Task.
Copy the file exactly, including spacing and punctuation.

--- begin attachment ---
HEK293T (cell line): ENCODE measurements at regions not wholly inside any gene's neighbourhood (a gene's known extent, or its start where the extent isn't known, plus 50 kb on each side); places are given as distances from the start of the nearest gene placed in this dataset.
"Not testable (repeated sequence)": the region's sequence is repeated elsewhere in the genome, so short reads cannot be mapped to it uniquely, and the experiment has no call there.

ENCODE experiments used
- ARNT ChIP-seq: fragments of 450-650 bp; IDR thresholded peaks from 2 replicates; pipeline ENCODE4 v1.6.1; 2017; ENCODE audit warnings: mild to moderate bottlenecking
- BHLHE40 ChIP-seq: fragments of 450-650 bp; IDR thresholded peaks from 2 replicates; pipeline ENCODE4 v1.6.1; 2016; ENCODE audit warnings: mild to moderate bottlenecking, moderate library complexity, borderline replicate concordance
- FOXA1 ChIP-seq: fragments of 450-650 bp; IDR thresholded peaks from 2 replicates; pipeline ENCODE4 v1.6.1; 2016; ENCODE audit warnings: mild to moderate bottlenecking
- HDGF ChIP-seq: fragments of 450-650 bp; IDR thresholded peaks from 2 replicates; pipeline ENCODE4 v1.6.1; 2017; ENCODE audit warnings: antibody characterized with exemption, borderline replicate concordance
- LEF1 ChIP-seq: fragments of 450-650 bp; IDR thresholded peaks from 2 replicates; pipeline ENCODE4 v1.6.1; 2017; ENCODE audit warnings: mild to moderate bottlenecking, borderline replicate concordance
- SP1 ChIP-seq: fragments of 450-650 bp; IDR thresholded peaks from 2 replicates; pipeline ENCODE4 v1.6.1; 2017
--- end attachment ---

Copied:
HEK293T (cell line): ENCODE measurements at regions not wholly inside any gene's neighbourhood (a gene's known extent, or its start where the extent isn't known, plus 50 kb on each side); places are given as distances from the start of the nearest gene placed in this dataset.
"Not testable (repeated sequence)": the region's sequence is repeated elsewhere in the genome, so short reads cannot be mapped to it uniquely, and the experiment has no call there.

ENCODE experiments used
- ARNT ChIP-seq: fragments of 450-650 bp; IDR thresholded peaks from 2 replicates; pipeline ENCODE4 v1.6.1; 2017; ENCODE audit warnings: mild to moderate bottlenecking
- BHLHE40 ChIP-seq: fragments of 450-650 bp; IDR thresholded peaks from 2 replicates; pipeline ENCODE4 v1.6.1; 2016; ENCODE audit warnings: mild to moderate bottlenecking, moderate library complexity, borderline replicate concordance
- FOXA1 ChIP-seq: fragments of 450-650 bp; IDR thresholded peaks from 2 replicates; pipeline ENCODE4 v1.6.1; 2016; ENCODE audit warnings: mild to moderate bottlenecking
- HDGF ChIP-seq: fragments of 450-650 bp; IDR thresholded peaks from 2 replicates; pipeline ENCODE4 v1.6.1; 2017; ENCODE audit warnings: antibody characterized with exemption, borderline replicate concordance
- LEF1 ChIP-seq: fragments of 450-650 bp; IDR thresholded peaks from 2 replicates; pipeline ENCODE4 v1.6.1; 2017; ENCODE audit warnings: mild to moderate bottlenecking, borderline replicate concordance
- SP1 ChIP-seq: fragments of 450-650 bp; IDR thresholded peaks from 2 replicates; pipeline ENCODE4 v1.6.1; 2017